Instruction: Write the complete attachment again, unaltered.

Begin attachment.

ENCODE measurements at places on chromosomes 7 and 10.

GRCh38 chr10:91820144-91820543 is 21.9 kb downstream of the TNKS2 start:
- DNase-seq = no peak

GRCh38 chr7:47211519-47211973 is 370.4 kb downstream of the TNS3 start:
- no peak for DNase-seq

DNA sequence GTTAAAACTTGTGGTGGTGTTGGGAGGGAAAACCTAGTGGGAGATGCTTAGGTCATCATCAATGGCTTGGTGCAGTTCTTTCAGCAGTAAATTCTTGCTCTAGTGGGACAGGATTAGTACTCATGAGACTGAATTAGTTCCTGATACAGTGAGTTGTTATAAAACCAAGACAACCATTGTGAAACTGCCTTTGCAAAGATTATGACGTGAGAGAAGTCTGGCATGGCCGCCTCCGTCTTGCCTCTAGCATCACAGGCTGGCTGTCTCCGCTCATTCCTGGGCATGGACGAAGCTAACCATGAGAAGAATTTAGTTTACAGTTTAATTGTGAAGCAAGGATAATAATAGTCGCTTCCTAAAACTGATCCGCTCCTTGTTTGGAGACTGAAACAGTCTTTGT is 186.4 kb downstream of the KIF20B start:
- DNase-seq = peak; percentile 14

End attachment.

ENCODE measurements at places on chromosomes 7 and 10.

GRCh38 chr10:91820144-91820543 is 21.9 kb downstream of the TNKS2 start:
- DNase-seq = no peak

GRCh38 chr7:47211519-47211973 is 370.4 kb downstream of the TNS3 start:
- no peak for DNase-seq

DNA sequence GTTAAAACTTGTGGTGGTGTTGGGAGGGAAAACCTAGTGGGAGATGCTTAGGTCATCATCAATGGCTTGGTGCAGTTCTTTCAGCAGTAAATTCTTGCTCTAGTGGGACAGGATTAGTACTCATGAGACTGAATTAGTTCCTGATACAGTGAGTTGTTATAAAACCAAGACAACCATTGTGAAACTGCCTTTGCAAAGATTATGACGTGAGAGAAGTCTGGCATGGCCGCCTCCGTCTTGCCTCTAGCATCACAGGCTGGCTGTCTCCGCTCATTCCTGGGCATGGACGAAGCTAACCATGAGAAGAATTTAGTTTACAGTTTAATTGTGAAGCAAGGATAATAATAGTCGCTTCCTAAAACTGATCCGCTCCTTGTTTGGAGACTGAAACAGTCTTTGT is 186.4 kb downstream of the KIF20B start:
- DNase-seq = peak; percentile 14